fund rigorous impact evaluation to help understand what interventions are making a difference.
Replicability and scaling up to a larger program are also of great concern to researchers, policy makers, funders, and implementers. The IMAGE study was a small intervention, but when it received additional funding, it was able to scale up to 1,800 clients—nearly double the original enrollment. Watts identified several issues for consideration when scaling up from a small research intervention to a much larger implementation including operational and organizational issues, whether there is programmatic compromise when scaling up occurs, whether any revisions have to be made, and whether there are health, social, and economic development mechanisms or vehicles for synergistic linkages and integration other than microfinance—such as literacy, HIV/AIDS, or malaria.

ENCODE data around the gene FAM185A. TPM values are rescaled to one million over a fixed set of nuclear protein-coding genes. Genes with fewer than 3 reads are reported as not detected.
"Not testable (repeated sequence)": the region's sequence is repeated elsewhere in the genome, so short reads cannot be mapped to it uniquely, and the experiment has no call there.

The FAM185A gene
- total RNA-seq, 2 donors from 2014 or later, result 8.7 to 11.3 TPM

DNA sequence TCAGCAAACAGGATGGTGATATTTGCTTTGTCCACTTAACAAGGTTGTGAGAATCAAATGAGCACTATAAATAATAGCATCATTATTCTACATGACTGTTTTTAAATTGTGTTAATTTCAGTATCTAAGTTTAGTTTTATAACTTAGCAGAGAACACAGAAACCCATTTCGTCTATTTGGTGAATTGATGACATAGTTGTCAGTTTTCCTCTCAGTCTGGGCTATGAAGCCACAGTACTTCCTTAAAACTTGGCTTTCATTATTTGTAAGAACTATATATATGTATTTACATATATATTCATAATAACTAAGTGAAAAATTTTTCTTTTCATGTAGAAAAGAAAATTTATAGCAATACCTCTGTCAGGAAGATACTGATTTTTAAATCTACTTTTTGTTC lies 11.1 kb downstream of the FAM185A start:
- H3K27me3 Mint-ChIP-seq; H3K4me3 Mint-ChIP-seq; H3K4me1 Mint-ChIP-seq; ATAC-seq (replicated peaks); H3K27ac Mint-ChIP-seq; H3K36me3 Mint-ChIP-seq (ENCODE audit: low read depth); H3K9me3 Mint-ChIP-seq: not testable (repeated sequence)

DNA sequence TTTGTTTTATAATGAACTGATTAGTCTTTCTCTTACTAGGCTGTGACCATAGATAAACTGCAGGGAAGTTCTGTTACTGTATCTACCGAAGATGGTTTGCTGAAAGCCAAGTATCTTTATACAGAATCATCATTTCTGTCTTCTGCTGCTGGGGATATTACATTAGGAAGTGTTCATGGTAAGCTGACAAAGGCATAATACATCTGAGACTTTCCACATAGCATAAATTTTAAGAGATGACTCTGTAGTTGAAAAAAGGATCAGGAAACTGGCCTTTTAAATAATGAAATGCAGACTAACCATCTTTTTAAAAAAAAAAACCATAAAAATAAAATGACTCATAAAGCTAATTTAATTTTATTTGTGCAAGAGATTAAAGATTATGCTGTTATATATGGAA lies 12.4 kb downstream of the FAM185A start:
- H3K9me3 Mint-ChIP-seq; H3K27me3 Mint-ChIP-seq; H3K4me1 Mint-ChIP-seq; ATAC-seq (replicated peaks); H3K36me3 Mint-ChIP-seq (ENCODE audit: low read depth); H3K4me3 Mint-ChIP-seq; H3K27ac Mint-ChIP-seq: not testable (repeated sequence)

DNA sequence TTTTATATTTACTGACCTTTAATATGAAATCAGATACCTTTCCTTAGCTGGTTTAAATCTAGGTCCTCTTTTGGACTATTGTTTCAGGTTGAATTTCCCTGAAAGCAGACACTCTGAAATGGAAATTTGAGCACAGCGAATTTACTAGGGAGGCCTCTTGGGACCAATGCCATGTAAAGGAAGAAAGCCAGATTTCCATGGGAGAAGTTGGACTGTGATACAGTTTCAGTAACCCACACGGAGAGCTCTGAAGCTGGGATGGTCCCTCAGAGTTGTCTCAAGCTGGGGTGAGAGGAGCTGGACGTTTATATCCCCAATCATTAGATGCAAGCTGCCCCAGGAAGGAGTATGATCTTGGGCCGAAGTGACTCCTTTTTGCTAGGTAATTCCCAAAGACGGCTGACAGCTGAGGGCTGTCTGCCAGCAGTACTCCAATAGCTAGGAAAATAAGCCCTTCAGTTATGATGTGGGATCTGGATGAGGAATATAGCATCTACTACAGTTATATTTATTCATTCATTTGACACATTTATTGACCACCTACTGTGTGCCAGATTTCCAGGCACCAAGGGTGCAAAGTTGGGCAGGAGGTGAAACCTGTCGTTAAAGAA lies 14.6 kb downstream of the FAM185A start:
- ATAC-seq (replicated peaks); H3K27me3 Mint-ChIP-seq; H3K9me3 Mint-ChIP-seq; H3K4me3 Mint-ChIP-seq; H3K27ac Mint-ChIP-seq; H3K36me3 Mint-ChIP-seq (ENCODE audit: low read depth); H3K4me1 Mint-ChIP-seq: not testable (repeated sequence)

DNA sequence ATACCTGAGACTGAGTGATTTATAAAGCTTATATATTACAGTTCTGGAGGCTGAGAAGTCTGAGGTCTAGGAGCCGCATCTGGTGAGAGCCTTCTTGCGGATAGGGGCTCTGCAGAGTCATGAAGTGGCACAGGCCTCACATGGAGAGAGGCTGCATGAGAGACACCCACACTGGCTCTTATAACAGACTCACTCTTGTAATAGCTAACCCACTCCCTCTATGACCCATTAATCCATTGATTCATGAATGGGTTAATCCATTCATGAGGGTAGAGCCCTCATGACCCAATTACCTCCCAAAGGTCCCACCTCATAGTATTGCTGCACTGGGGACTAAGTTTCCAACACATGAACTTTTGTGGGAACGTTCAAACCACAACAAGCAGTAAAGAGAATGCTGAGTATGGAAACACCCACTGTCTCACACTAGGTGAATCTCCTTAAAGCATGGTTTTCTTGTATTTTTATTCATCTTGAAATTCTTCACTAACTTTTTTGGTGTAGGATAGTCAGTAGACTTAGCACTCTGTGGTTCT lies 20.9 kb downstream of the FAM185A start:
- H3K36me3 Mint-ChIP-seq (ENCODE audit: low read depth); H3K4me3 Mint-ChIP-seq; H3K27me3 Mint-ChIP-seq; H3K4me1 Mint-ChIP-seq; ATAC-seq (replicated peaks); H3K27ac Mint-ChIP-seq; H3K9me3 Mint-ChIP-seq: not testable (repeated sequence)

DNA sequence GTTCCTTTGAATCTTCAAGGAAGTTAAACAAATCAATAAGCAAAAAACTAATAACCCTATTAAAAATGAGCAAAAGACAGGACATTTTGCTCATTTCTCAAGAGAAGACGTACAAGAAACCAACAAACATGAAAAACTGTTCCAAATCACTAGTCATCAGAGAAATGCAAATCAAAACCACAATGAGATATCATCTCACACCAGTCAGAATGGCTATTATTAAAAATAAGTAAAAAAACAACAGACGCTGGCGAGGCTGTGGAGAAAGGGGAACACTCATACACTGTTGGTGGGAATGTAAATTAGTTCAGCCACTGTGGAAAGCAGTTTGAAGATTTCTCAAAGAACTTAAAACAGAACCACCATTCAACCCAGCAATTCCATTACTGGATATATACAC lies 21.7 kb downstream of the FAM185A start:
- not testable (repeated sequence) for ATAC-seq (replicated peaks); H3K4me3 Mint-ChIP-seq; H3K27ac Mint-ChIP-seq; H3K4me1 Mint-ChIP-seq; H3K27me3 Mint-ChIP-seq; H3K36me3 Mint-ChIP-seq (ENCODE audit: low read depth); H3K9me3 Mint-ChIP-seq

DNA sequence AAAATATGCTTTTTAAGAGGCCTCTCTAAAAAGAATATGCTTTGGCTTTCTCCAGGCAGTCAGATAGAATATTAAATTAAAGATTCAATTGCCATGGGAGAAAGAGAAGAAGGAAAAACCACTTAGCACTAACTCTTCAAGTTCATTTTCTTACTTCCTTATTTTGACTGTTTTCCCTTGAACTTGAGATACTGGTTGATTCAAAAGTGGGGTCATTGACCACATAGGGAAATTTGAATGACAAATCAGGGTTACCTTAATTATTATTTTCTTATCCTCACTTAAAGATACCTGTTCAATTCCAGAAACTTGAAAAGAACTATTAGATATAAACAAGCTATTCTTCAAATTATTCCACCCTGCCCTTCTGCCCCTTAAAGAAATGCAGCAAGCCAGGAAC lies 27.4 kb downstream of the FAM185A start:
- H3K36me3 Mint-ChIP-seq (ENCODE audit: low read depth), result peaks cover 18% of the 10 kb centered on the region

The highlights of the discussion with participants focused on examples of the participatory approach in research coupled with epidemiological data from a specific program in El Salvador. The intervention was implemented by a former guerrilla, and while it targeted the entire community, it also targeted those at highest risk (18-25 years) for violence by focusing on job skill development, employment, and other structured activities that address alcohol and drug use to reduce the risk for this population. The community used data from the hospital injury surveillance system to monitor the violence-related injuries that occurred in the city.